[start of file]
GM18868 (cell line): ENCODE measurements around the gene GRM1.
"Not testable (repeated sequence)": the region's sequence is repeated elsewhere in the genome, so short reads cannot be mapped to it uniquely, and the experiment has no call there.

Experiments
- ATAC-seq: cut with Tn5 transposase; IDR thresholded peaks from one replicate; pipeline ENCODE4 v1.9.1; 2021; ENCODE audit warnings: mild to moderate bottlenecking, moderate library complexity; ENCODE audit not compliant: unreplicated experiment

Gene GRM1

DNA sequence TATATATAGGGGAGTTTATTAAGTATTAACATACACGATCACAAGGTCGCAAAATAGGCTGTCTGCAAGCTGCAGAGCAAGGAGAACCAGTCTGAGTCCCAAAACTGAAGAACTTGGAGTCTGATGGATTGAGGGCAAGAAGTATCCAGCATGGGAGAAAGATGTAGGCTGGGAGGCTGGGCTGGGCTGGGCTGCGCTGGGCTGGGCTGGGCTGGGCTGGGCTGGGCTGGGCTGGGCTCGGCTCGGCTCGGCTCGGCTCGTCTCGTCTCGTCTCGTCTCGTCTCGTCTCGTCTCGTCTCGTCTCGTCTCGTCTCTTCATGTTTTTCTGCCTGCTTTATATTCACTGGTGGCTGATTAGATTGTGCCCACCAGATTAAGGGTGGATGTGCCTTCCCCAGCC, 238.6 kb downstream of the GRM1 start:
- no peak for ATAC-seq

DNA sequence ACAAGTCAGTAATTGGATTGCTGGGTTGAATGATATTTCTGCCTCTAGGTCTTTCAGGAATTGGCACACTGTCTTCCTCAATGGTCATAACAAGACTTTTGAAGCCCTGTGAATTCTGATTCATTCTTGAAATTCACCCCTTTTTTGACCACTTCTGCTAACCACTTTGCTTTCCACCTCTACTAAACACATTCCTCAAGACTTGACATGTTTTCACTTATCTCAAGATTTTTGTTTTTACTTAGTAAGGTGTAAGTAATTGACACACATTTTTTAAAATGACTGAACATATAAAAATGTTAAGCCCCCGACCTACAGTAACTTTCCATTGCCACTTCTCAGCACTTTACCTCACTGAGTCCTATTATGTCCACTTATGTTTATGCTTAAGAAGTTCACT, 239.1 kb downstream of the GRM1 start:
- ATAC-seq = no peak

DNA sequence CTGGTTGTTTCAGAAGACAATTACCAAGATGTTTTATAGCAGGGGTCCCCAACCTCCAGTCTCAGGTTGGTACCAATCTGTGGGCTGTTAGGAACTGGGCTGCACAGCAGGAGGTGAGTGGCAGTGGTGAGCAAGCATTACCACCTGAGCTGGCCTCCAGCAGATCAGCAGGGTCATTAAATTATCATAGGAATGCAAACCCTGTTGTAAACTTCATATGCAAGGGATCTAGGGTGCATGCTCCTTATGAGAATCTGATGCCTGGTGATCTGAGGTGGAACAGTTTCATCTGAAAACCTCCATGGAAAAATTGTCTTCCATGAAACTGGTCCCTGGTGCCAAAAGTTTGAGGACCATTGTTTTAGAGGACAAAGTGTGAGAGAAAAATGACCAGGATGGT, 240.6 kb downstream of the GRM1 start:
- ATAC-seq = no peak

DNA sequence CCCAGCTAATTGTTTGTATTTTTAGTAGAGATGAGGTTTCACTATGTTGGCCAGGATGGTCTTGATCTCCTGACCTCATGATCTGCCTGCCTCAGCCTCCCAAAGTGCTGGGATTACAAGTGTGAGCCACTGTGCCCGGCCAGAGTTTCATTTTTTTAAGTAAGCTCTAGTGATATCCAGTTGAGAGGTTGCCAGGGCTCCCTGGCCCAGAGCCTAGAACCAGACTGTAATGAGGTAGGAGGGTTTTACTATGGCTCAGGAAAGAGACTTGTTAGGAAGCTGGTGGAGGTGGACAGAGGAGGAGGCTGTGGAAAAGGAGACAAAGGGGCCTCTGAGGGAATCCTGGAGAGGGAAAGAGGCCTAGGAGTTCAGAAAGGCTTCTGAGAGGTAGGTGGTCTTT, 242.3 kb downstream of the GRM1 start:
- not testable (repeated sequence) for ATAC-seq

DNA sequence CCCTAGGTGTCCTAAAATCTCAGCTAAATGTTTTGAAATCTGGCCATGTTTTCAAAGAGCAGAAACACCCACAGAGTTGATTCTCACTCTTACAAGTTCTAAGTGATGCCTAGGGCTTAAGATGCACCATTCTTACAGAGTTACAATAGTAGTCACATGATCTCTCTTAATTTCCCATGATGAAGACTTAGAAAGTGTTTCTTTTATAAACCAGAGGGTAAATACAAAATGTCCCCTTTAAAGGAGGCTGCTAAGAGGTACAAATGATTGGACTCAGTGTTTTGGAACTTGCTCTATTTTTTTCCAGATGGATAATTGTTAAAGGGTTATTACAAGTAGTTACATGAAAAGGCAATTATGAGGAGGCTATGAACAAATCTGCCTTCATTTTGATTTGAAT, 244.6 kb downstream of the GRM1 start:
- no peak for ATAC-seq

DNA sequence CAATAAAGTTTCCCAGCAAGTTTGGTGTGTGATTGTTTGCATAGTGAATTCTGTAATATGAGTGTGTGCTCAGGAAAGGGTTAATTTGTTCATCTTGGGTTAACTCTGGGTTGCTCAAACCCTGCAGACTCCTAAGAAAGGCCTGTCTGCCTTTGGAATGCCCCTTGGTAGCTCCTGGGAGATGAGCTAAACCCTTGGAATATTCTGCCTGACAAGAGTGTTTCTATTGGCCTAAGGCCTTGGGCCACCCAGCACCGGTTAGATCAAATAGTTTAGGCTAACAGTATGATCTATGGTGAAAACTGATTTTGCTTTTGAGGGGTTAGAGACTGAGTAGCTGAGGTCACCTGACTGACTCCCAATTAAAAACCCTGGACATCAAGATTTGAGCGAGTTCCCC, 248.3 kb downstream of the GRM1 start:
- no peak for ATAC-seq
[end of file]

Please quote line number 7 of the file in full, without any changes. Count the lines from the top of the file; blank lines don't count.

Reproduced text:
- no peak for ATAC-seq